By Dele Sobowale
“Such men fight the campaigns of the future, while all the world around them sleep. But, when the time comes, though themselves be gone, the roads they planned are and straight for the march of others….the spirit they call up still lives to lead…” – Georges Clemenceau, 1841-1929, French statesman, journalist.
“People with vision usually do more harm than good.” – John Major, British Prime Minister, 1993 – Vanguard Book of Quotation, VBQ, p, 264. As most of our readers know, the President Mohammadu Buhari administration has appointed a Vision 2050 Committee headed by Mr Atedo Peterside. For now, all we can say is that he was a participant in Vision 2010 and Vision 2020. Those were two grand illusions foisted on Nigeria by governments which ran out of ideas. They failed, as I predicted in 1992, because they were founded on false foundations and deeply flawed assumptions. They were never meant to work and their failure was inevitable.
The most urgent question now is: Will Vision 2050 succeed where others failed or will it become just another expensive jamboree — consisting mostly of idle chatter and self-seeking networking? Unlike 1992, when I took a chance by assuming that I will be alive in 2020 to repeat what I said then; it is difficult to pronounce on an event whose outcome one will not witness. At 76, it is impossible for me to contemplate being alive in thirty years; thirty years is absolutely out of the question. Still an attempt will be made to determine the outcome of this new attempt at visioning the year 2050.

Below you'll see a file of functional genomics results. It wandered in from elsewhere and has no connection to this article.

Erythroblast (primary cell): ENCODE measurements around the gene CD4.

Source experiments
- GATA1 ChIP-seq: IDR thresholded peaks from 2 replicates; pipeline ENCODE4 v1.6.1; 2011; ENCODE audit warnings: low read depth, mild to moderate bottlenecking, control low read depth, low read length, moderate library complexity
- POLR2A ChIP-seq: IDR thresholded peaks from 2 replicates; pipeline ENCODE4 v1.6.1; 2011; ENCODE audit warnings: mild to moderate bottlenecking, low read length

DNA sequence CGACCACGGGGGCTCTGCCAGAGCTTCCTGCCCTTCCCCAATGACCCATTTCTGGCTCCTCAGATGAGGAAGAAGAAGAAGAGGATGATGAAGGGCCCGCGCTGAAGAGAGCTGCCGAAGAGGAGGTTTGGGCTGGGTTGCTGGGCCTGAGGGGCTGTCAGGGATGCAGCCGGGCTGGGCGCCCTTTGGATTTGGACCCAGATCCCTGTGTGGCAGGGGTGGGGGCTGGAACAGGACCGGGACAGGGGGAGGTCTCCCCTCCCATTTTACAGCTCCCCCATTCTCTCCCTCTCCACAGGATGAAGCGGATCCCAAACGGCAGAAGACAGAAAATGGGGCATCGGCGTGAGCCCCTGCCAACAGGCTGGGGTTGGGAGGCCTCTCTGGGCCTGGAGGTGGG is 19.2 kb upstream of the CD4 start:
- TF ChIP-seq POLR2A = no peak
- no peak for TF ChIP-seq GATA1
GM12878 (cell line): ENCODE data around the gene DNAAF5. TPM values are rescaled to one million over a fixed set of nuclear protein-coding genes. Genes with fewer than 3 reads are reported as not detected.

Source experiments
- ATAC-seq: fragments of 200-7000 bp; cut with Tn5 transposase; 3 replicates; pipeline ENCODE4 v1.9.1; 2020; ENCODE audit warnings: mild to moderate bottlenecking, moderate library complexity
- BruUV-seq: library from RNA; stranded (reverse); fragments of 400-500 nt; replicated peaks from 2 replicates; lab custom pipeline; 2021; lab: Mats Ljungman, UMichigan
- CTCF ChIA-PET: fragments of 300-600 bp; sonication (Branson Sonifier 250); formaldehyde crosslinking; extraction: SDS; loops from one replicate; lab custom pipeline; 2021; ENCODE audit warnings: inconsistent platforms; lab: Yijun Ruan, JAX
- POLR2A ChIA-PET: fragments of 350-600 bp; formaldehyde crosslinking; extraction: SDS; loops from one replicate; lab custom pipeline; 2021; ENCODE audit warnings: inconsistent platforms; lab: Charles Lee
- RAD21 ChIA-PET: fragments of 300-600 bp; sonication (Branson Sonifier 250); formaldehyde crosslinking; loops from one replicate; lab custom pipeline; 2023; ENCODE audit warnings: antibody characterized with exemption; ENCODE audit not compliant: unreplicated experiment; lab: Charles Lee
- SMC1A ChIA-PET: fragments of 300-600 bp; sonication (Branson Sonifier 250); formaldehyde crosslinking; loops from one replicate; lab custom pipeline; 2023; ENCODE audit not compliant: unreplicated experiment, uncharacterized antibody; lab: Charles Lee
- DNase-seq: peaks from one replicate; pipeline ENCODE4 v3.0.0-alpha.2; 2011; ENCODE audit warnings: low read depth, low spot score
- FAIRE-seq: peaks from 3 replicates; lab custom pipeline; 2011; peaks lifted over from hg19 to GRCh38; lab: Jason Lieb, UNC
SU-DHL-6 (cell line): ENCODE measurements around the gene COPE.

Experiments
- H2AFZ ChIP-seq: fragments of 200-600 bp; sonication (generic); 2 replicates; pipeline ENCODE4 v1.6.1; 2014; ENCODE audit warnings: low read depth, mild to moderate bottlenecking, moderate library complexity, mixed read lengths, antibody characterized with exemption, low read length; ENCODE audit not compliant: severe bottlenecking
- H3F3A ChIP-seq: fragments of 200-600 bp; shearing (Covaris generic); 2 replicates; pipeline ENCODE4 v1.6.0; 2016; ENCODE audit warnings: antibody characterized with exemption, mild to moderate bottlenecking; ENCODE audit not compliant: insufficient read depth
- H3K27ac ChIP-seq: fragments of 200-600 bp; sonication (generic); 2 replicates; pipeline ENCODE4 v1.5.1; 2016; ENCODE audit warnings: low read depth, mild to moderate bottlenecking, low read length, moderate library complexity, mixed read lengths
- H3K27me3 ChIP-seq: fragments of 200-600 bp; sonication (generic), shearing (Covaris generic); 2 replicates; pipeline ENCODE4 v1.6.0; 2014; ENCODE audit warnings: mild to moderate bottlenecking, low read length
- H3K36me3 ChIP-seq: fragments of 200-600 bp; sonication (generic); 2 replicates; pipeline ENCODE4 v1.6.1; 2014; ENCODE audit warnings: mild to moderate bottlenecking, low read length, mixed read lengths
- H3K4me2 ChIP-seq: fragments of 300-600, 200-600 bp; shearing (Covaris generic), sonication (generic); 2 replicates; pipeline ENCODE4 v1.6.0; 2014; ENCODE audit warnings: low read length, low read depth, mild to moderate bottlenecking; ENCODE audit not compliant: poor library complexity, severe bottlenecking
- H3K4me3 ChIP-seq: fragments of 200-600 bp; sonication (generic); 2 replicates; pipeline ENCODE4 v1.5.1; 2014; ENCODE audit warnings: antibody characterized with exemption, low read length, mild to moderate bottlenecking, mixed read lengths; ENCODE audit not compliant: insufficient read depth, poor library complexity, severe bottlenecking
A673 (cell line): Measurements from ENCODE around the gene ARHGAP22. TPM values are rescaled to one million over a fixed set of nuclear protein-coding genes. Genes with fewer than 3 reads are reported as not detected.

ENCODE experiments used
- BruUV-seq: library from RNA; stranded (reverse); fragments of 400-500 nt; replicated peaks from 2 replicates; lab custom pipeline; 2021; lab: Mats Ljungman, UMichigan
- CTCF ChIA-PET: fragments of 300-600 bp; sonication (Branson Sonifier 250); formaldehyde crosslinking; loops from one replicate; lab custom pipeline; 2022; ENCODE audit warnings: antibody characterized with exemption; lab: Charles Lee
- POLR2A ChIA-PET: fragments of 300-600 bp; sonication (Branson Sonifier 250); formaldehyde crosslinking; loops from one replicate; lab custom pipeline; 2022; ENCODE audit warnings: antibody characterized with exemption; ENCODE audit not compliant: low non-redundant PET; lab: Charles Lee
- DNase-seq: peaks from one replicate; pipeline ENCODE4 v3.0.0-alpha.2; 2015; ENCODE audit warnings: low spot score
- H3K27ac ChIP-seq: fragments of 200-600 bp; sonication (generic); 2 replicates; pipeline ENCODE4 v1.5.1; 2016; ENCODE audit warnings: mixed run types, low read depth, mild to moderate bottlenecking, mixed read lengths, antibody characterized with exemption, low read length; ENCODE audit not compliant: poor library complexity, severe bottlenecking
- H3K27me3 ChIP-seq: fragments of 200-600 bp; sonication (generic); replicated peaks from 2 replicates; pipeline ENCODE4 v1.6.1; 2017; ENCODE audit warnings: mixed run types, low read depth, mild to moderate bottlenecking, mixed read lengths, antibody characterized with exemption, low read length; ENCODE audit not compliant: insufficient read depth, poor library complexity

The two statements on the vision appear on the same page in the VBQ – and it was not by accident. Vision 20:2020 already entered into our national economic agenda in 1992. When visioning became accepted as an alternative to five and ten years’ plans, it was time for me to read more about the concept. It soon became clear that visioning is a two-edged sword which can inflict cuts for good or ill. The consequences can sometimes be different from what was envisaged. Malaysia from where we borrowed Vision 2020 had aimed at creating a more egalitarian society. For them rapid economic growth was assured and diversification was already achieved and irreversible. For us the cardinal objective was to make Nigeria – which occupied the number 41 position then – to rank among the world’s top twenty economies by the year 2020. Nobody needs to be reminded that this nation which members of the Vision 2020 expected to have become a broadly diversified economy and less dependent on crude oil exports is still inextricably tied to crude.
We are certainly nowhere near top 20 and as 2020 draws to a close, the nation is limping towards another recession. A casual glance at the Vision 20:2020 document would show that none of the promises made for our country has so far been fulfilled. A serious analysis would reveal that, in many respects, we have retrogressed. Two undeniable indices indicative of an economy which had been in reverse gear for nearly 28 years with respect to the vision targets are out-of-school-children and our poverty ranking. Nigeria is now the poverty capital of the world and over 13 million Nigerian children are out of school. The population of those out of school kids, the largest in the world, is larger than those of at least fifty member-countries of the United Nations today. In 1992, we were not near that level of disaster. Furthermore, Vision 2050 is being promoted by a Federal Government, FG, which is obviously bereft of ideas and which has failed to fulfil every economic promise made since 2015.